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The Big Danger to the Insurance Market from the Washington's game of 'hot potato' over the replacement of the Affordable Care Act (ACA)

June 7, 2017

By Louise F. Pongracz

Costello: Well, then who's playing first?
Abbott: Yes.
Costello: I mean the fellow's name on first base.
Abbott: Who.
Costello: The fellow playin' first base.
Abbott: Who.
Costello: The guy on first base.
Abbott: Who is on first.
Costello: Well, what are you askin' me for?
Abbott: I'm not asking you--I'm telling you. Who is on first.
Costello: I'm asking you--who's on first?

The Abbott & Costello routine sure seems like what’s going on in Washington with the "repeal and replace" efforts in the House and the Senate – except it’s not funny, at all. The uncertainty of the messy legislative process has real effects on insurance markets across the nation and, specifically, across the Commonwealth.

House Republicans first tried in March 2017 to pass a bill during the first 100 days of the Trump Administration, but the bill had to be pulled before a vote because objections from House conservatives and moderates made it clear that the bill did not have sufficient votes to pass.  A revised bill passed narrowly (217-213) on May 4, 2017 and only after very significant amendments.

In the Senate, it’s not at all clear what will happen.  On Friday, June 2, 2017, Senator Richard Burr (R-NC) said in an interview with local television that the House bill was "dead on arrival," that it is "not a good plan" and that "I don’t see a comprehensive health care plan this year." This seemed consistent with press reports that the Senate had assembled a "working group" of thirteen (13) Senators to recraft a bill that could pass the Senate.  But, as soon as the Senate appeared to be taking a measured and considered approach, Senate Majority leader Mitch McConnell announced on June 6, 2017 that there may be a vote on the Senate version of the bill before the July 4 holiday.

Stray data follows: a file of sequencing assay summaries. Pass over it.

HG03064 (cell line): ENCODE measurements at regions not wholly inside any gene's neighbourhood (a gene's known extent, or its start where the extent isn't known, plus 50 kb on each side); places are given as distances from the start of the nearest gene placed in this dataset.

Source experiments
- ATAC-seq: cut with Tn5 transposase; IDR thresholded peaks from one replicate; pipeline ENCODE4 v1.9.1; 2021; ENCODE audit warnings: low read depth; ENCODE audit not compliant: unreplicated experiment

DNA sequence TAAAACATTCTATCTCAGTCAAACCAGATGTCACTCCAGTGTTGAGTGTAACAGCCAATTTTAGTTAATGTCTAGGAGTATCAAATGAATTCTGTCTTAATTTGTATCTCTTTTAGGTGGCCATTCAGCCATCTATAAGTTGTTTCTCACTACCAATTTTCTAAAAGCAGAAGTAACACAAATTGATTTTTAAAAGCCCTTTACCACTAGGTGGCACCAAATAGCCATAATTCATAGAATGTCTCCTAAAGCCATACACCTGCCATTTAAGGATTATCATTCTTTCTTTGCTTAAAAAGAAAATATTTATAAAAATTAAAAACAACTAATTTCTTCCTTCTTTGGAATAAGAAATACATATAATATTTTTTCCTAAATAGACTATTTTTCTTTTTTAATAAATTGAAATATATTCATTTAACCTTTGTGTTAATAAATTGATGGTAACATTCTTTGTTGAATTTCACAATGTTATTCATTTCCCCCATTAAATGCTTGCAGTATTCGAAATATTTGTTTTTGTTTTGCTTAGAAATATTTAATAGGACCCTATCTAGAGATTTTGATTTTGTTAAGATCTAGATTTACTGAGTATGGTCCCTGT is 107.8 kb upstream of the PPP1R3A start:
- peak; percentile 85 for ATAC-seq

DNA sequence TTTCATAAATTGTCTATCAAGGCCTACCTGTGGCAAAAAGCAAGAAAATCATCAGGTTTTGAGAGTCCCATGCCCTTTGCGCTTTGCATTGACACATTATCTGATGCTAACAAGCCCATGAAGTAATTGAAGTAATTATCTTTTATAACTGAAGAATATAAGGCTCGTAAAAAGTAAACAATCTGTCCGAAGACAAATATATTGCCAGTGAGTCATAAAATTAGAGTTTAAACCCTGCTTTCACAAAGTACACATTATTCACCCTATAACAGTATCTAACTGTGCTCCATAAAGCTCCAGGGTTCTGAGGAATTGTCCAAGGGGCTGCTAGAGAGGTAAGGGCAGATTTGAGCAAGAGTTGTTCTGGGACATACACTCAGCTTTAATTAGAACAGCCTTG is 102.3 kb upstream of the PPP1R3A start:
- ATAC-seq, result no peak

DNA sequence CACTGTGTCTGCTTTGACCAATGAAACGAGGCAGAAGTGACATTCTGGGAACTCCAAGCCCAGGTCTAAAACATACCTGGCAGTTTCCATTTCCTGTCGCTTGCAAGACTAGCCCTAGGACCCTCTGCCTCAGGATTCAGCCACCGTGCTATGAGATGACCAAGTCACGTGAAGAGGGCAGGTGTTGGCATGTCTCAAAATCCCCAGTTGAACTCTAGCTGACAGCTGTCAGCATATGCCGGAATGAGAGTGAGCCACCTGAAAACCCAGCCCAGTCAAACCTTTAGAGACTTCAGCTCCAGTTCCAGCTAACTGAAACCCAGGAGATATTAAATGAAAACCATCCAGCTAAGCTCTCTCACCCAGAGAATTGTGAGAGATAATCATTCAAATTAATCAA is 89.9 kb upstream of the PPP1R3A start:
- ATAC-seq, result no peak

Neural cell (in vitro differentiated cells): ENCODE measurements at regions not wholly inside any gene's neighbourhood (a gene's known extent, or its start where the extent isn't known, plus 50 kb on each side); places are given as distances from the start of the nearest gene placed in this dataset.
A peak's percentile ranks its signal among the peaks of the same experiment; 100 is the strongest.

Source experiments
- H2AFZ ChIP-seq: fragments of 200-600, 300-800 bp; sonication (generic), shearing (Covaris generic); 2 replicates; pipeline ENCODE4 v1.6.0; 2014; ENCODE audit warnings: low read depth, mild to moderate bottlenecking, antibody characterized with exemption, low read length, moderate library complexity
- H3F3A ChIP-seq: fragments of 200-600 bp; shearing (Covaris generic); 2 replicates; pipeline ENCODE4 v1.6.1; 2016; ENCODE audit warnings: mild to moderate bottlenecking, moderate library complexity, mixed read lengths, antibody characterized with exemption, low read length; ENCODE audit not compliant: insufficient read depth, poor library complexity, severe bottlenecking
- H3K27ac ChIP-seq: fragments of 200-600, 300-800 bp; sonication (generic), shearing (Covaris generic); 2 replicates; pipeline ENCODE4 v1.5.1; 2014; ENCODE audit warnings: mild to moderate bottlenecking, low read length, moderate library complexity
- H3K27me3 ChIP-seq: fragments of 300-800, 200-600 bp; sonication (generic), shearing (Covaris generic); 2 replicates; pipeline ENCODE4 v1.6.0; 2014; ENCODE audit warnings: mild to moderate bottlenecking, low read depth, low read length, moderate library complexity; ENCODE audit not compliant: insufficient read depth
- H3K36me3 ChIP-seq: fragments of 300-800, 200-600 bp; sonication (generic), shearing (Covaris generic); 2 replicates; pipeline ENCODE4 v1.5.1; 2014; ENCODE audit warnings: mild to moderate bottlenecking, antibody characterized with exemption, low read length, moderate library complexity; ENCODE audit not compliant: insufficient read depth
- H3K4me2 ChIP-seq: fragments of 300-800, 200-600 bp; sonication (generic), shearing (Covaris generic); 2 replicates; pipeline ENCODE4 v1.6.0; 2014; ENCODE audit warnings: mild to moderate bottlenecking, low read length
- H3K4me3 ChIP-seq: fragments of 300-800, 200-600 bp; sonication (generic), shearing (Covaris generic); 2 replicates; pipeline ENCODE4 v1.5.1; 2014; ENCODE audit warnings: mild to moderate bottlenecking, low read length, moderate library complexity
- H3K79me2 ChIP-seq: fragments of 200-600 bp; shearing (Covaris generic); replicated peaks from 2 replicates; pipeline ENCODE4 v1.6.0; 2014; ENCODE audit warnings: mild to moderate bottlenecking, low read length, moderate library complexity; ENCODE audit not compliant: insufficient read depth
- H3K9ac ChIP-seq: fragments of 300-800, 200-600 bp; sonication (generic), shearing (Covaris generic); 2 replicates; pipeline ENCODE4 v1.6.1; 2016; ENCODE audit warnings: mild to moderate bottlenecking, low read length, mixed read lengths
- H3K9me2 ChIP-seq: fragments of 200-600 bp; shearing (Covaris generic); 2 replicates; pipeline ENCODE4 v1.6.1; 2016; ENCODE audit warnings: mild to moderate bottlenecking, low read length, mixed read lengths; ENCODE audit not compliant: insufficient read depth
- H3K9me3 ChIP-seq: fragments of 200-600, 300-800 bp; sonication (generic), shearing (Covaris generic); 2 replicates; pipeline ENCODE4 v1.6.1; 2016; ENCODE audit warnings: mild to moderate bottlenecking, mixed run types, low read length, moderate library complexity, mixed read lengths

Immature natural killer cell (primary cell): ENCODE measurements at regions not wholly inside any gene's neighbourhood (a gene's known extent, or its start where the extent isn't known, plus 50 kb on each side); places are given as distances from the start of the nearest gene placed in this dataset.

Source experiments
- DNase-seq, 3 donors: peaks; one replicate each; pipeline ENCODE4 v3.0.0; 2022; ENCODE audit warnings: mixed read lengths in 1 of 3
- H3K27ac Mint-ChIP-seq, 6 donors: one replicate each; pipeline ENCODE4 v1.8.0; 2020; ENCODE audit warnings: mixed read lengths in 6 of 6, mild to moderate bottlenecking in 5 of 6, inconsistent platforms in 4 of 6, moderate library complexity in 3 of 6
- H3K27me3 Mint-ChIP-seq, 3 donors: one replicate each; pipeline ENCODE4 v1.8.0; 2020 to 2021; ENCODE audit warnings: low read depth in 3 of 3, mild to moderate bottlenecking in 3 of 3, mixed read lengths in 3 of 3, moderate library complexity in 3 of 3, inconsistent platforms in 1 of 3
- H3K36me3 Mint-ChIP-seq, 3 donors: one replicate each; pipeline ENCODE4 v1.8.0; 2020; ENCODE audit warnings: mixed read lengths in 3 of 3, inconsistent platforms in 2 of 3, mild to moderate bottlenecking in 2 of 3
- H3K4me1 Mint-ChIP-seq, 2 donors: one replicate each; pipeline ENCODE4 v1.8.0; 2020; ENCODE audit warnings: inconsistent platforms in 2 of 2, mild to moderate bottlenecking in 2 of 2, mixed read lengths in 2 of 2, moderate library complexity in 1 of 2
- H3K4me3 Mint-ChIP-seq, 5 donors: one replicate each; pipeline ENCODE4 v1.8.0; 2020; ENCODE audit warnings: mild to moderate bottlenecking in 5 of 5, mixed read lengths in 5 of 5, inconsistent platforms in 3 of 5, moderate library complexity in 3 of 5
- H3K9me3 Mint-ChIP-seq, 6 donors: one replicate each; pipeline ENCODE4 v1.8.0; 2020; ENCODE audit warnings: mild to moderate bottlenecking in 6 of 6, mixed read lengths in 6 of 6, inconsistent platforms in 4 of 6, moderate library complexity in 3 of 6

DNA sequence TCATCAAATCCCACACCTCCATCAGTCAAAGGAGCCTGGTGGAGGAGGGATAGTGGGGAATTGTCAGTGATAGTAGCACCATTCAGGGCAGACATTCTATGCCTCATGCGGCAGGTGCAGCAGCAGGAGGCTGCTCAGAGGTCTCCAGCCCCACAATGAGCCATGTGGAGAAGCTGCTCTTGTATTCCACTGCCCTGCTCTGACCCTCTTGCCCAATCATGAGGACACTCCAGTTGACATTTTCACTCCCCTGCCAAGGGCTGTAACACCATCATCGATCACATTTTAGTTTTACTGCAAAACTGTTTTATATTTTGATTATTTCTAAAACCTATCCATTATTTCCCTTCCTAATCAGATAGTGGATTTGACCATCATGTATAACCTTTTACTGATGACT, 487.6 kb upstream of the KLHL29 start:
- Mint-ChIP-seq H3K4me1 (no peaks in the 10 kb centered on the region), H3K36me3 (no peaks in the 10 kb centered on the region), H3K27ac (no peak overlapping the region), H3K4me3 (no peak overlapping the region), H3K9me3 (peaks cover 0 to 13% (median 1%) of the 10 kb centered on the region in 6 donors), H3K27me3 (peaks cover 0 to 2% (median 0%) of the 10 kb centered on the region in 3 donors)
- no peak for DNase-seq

Without a clear legislative path to repeal, replace, repair or otherwise reshape health care, the insurance markets have reacted strongly. For example, President Trump has repeatedly threatened to eliminate the assistance with out-of-pocket costs (deductibles and coinsurance), called "cost-sharing reductions" ("CSR’s") that were implemented by the Obama Administration but were funded without congressional approval.  But, the assurances have not been forthcoming.

In the face of the uncertainty, for example, Blue Cross Blue Shield of Kansas City announced it would pull out of the Kansas and Missouri marketplaces, leaving almost 25 western Missouri counties without a carrier, or "bare." Similarly, BCBS NC filed a premium increase fourteen percent (14%) higher than it would have if CSRs were guaranteed for 2018.

Closer to home, the five Pennsylvania health insurers that offer Marketplace policies have filed with the Pennsylvania Insurance Commissioner seeking increases of an average of 8.8% for their Marketplace products for 2018. This rate is significantly lower than the significant 32.5% average increase that the Insurance Commissioner allowed last year in an effort to avoid big financial losses by health plans.

Insurance Commissioner Miller stated that the low rate increase may have to be revisited if any ACA replacement legislation strips out two key provisions:

  • Benefits to reduce the out-of-pocket costs for lower income purchasers and
  • The "individual mandate."

She cautions of the potential for significantly increased cost if these two features are not included in any final legislation: "If both [are eliminated], insurers estimate they would seek an increase of 36.3 percent."

Unfortunately for all of us, the House and Senate seem more intent on being able to face constituents over the summer recess than in developing a workable legislative solution. We’re left wondering "Who’s on first?"

   
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